The bottom line?

• Ice should be used to reduce areas of inflammation and for acute injuries.
o The key characteristics are redness, swelling, pain, and warmth.
o To counteract this heat and reduce the swelling, ice is most often used as the initial treatment for soft tissue injuries such as sprains and strains.
o Soft tissue injuries, or STIs, are damages of muscle, ligaments, and tendons.
o Heat will make inflammation worse and will lead to more pain around injury site
o Ice can be applied using an ice pack covered by a cloth, never directly onto the skin in order to avoid further tissue damage.

• Heat is best to relieve tightness, tension, pulled muscles, and chronic pain
o May be better for chronic pain to give temporary relief
o Chronic low back pain, for example, welcomes heat therapy much more than it would ice.
o Chronic pain, stiffness, and soreness can be treated using heat because heat helps the muscles relax, which then improves blood circulation and reduces muscle spasms.
o Heat also treats trigger points. While they are not complete muscle spasms, they are tiny muscle cramps, which tend to be aggravated in the cold. These sensitive areas of soft tissue are likely what individuals are referring to when they mention a “knot” in their neck, for example.
o Heating pads use dry heat and steamed towels use moist heat to provide the soothing heat. Paraffin wax is used to relieve pain, most commonly as a hand dip for those with arthritis.

And why not both! Introducing contrasting therapy:
• Contrasting therapy act of the immediately switching between heat and ice to make muscles more adaptable to changes
o Contrasting therapy is a quick solution mostly used with athletes looking to recover from a competition and get back in game.
o Easy and cheap solution – little risk of harming the muscles, as it allows your muscles to work out, due to the stimulation of the contrast, without the stress of a physical workout.

 However, more research needs to be done
Ultimately, it is best to use “whatever feels best”
o “Ideal uses of ice and heat are roughly equal in potency” (Paul Ingraham, PainScience.com)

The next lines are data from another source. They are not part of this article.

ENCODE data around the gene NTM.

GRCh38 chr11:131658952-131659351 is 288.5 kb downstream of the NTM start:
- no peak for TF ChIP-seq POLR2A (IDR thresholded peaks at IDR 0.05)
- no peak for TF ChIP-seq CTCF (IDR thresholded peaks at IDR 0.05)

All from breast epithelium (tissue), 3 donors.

o Using ice when already cold can lead to more muscle tension, and using heat when the body is already hot may shock the body
o When individuals change their mindset from believing that heat is a cure-all for any and all chronic pain, they may find that ice is able to soothe them as well.

References:
Garra G, Singer AJ, Leno R, et al. Heat or cold packs for neck and back strain: a randomized controlled trial of efficacy. Acad Emerg Med. 2010 May;17(5):484–9. PubMed #20536800.

“Did you take a weekend course to become a Physical Therapist”

I am often asked “do you have a certificate to practice physical therapy?” or “did you have to take a weekend course to do this?” I can’t help but chuckle and remind the patient that they are in good hands and in fact, most licensed Physical Therapists now hold a doctorate degree. To be clear, the profession has evolved over the years and at one time a bachelor’s degree was the norm. Next came a master’s degree and currently most accredited universities offer a doctorate degree. A Physical Therapist now completes roughly 7 years of education. All Physical Therapists complete a rigorous doctoral program and are equipped to begin to treat patients. However, Physical Therapists vary in their skill sets, post doctorate educational levels and certifications as well as experience. We highly recommend you seek a licensed Physical Therapist that performs hands on, manual physical therapy and holds a Board Certification or regularly participates in continuing education. Do your homework and don’t be afraid to ask about your therapist prior to your evaluation. Like any profession, therapist vary greatly in their experience, techniques, skill level and of course personality. Find a therapist that you connect well with and most importantly feel comfortable with. It may help to ask to have a brief phone conversation with your potential therapist to get an idea if he or she is the right fit for you. At PPPT, we will gladly jump on a phone call with any potential new patient. We feel it’s also important on our end to assure the patient that their condition, or complaint is something we can handle. We understand that physical therapy may not only be a financial commitment, but also a time commitment and it is important that the patient understand the value of what they will be receiving prior to committing.